Baxter’s process is quite involved, but it starts with him pulling out sketches for ideas he’s had. He then browses the images on his computer for environment and landscape images he’s shot, and begins to weave together these environments with Photoshop. Baxter then plans the next elements based on these general compositions, producing photo shoots of his subjects that he continues to compose and retouch with Videtto until each image is fully realized. The result is a playful narrative with an almost kitschy aesthetic, evocative of the likes of Wes Anderson. (via behance and bleek magazine)
Double exposure portraits by Spanish-based artist Antonio Mora (a.k.a. Mylovt) blend human and nature worlds into surreal hybrid artworks. Mora works with images he’d found browsing through online databases, magazines and blogs, and then fuses them together using skillful photo manipulation techniques. His seamless way of mixing various concepts together leaves the viewer with mind-tricking illusions.
“I want people to feel inspired when observing my artworks, and that is what I long for. I often look at images hundreds of times without finding anything, and then the spark just arrives. It’s a bit like fishing, a matter of patience and intuition.”
Mora describes his artworks as cocktails, mixtures of ordinary elements merged into forceful and expressive daydreams. According to the artist, his inspiration is provided by the limitless Internet itself and he feels as a medium between the two parallel worlds: real-life and the Web.
Antonio Mora originally graduated from graphic design. Right after his studies, he started a personal design studio which turned him into an art director for 15 years. Gradually, artist decided to concentrate on his art solely. Mora is one of the artists whose instant fame relies on social media: “Social networks, especially Pinterest, have been an important vehicle to spread by artworks”.
His mind-bending photo manipulations are very accessible to the public, as Mora offers anyone the chance to have their own portrait turned into an astounding work of art. (via Writeca)
Shaolin Kung Fu, developed in China beginning in 495AD, has infiltrated popular culture in the West. Depending on your age, you might be familiar with the 70s TV show “Kung Fu” or Mortal Kombat : Shaolin Monks. Neither captures the essence of Shaolin Kung Fu. Based on Buddhism, its major forms of expression are martial arts and techniques. Shaolin emphasizes meditation, development of the body through rigorous training, and pain endurance.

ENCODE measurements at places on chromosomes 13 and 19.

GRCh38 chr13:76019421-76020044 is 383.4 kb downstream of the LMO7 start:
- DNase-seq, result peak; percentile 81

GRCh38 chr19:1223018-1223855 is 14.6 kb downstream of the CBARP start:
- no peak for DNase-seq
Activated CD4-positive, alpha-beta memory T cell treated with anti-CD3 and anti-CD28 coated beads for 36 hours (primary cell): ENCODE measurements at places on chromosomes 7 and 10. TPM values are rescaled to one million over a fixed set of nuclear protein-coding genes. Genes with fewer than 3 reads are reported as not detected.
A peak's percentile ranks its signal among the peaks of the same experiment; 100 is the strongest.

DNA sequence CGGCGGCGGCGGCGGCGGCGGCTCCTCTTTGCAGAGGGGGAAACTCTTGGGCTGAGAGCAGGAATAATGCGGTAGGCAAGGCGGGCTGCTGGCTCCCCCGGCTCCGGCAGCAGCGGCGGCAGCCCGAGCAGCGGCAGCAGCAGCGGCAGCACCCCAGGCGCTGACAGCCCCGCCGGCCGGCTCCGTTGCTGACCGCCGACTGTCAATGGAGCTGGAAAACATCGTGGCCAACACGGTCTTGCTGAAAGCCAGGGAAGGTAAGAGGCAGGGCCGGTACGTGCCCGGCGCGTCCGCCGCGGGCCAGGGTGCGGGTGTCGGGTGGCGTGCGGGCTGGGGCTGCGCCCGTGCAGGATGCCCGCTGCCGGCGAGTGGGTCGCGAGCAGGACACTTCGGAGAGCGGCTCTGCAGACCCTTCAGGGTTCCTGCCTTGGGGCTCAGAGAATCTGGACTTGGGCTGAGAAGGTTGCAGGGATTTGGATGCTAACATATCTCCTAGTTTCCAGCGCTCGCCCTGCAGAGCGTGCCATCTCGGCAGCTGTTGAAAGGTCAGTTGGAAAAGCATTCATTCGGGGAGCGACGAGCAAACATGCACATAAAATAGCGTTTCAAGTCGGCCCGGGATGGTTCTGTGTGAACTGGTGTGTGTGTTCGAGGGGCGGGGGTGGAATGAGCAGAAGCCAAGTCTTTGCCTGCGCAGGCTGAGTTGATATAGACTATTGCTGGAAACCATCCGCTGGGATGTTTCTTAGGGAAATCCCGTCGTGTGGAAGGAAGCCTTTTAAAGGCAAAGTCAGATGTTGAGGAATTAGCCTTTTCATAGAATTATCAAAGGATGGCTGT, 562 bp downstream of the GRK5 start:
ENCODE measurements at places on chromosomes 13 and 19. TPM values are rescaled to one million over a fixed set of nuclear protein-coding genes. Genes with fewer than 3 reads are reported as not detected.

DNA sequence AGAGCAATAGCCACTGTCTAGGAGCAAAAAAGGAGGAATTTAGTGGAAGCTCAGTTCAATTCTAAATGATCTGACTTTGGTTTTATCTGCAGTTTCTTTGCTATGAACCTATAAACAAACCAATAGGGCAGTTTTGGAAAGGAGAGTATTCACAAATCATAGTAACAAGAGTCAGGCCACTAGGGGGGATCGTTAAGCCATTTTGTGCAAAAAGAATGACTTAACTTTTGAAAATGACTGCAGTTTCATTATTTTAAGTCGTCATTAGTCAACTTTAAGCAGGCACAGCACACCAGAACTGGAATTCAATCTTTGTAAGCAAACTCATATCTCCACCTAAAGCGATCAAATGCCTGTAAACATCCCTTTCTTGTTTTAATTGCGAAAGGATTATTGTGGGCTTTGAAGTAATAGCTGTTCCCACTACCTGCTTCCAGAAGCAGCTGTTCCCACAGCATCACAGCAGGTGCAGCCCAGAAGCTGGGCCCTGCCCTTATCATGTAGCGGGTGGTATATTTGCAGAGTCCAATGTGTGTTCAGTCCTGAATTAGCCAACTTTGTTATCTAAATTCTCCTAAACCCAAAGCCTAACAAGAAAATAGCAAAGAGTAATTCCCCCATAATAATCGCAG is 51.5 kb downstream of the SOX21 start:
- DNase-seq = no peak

Training in Kung Fu is mostly done without an opponent, as it was never meant to kill, and the poetic names of the moves imply that it is more of a meditation than a fight. However, the only difference between breaking a clay jug and smashing a human skull with one’s bare hands is consciousness of will. Despite the commercialization, Kung Fu retains a mystical character closer to a monastic discipline than to the performances of modern gladiators.
Tomasz Gudzowaty captures the monks in artistic black and white. The classical composition of these photographs only serves to enhance the amazing strength, endurance, and concentration of the monks as they train. Gudzowaty doesn’t use effects or manipulation to increase the impact of the images—he doesn’t have to. The monks provide all of the interest themselves: walking up walls, standing on their heads, balanced on a foot and an elbow. They seem fully immersed in their training—oblivious to the camera, wholly in the moment.
“Sports fascinates me as a spiritual practice, which is not readily visible today in mainstream events. I made it my long-standing quest to photograph peripheral, exotic sports.”
This series is a masterful match of content and form, skilled subjects and talented artist.